Last edited by csperformance; 12-30-2013 at 01:09 AM.
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Old 12-30-2013, 01:10 AM   #42
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maybe a Roth IRA, but I dont know the details around that.
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Old 12-30-2013, 01:16 AM   #43
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So explain the math for me on putting more into my 401k

I have it set at 4% so the company will match 3.5%. This is the most they will match.

I believe the max i can put into 401k is 11% I make roughly $65k how much more out of my paycheck will i miss vs the tax savings?


4% is $59 per check.
11% is $137 per check.

Each check my taxable income would be $78 less. After benefits and **** i end up with 2/3 of my check. I would save the 2/3 of the $78?
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Old 12-30-2013, 01:25 AM   #44
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Quote:
Originally Posted by hkerekes View Post
So explain the math for me on putting more into my 401k

I have it set at 4% so the company will match 3.5%. This is the most they will match.

I believe the max i can put into 401k is 11% I make roughly $65k how much more out of my paycheck will i miss vs the tax savings?


4% is $59 per check.
11% is $137 per check.

Each check my taxable income would be $78 less. After benefits and **** i end up with 2/3 of my check. I would save the 2/3 of the $78?
Payroll taxes are not impacted by 401k. That is all calculated based on your gross earnings. 401k just reduces your federal income tax burden. If you made $65k and you put $5k in your 401k, your federal income tax is based off $60k before deductions and all that comes into play. So, whatever your top tax rate is, that is usually the percentage reduction of tax burden on your 401k investment.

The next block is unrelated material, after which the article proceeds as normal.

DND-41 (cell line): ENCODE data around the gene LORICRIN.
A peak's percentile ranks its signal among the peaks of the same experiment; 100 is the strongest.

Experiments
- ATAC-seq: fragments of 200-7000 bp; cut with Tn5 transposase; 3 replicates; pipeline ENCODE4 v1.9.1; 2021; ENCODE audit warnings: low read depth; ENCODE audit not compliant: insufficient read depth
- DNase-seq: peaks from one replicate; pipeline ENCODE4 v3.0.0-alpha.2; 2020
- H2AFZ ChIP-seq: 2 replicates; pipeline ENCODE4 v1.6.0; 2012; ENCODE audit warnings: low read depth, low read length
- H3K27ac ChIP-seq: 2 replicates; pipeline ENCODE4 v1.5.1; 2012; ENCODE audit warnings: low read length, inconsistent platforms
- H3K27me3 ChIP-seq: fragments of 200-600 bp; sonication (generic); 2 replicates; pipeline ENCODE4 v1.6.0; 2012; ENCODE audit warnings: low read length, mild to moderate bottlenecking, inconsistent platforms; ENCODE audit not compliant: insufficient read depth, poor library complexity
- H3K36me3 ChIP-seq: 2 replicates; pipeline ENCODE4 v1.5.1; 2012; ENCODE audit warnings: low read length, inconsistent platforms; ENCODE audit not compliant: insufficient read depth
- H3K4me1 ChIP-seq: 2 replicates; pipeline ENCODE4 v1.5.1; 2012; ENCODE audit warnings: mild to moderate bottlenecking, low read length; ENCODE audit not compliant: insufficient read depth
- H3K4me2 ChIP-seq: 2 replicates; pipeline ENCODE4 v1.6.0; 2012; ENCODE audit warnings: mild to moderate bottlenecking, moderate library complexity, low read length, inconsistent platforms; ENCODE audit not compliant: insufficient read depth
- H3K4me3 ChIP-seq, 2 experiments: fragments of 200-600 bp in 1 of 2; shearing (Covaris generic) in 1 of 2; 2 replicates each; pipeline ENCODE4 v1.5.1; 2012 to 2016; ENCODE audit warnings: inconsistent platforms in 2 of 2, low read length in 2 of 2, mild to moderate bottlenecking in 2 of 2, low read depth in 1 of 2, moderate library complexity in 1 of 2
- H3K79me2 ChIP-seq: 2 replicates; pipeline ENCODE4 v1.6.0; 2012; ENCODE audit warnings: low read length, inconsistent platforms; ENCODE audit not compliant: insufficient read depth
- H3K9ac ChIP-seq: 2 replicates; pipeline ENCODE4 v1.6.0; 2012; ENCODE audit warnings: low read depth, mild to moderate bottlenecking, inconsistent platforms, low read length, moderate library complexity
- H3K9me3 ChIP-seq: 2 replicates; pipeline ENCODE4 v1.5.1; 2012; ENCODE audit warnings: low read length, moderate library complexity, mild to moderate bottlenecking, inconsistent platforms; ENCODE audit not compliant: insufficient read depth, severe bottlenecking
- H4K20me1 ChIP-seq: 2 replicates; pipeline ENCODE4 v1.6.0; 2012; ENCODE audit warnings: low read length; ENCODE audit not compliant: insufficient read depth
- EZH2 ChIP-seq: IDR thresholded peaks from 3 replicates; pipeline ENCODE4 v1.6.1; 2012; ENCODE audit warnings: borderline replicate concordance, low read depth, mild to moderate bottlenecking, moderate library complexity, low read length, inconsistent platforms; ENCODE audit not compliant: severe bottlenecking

Last edited by quentinberg007; 12-30-2013 at 01:30 AM. Reason: Clarified
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Old 12-30-2013, 01:30 AM   #45
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Thanks qberg. I might just max it out at 11 since i already maxed my FSA at 2500. Its all going towards Lasik, just have to submit 1 bill.

Going to be a bit less in my weekly check but we have zero credit card debt and the mustang loan is 2.9%

Anyone suggest i should throw everything at the loan and then max the 401k?
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Old 12-30-2013, 01:31 AM   #46
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Using your rough math, at 4% you're paying about a $1000 in taxes more than you would at 11%

Assuming a 22% tax rate, honestly didn't look up the rate for $65k

The net income difference is $3500, but you're investing ~$4500 more a year.


If putting 11% over 4% puts you in a lower tax bracket the tax savings are even greater.


So far as the car loan, at 2.9% it's easy to have your money make more than that in the market = it's better to invest the money you would use to pay off the loan rather than pay off the loan. The issue that most financial advisers have, now that you already have the loan, is that people still don't use the money to invest and still just blow it on other things... why they'd usually always recommend just paying of the loan. They know otherwise the money is usually *usually* otherwise squandered.
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Old 12-30-2013, 01:34 AM   #47
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Quote:
Originally Posted by lag View Post
Using your rough math, at 4% you're paying about a $1000 in taxes more than you would at 11%

Assuming a 22% tax rate, honestly didn't look up the rate for $65k

The net income difference is $3500, but you're investing ~$4500 more a year.


If putting 11% over 4% puts you in a lower tax bracket the tax savings are even greater.
So i should be maxing it out and it would save me $1000 in taxes and it would only cost me $3500?
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Old 12-30-2013, 01:38 AM   #48
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Yup, it would "cost you" $3500 to save an extra $4500 a year.
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Old 12-30-2013, 01:41 AM   #49
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Makes sense now that someone explained it.
Thanks, now i get to explain it to the woman.
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Old 12-30-2013, 01:43 AM   #50
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do you have a company match?

that's a huge reason to usually edge upwards when it comes to the deferral rate.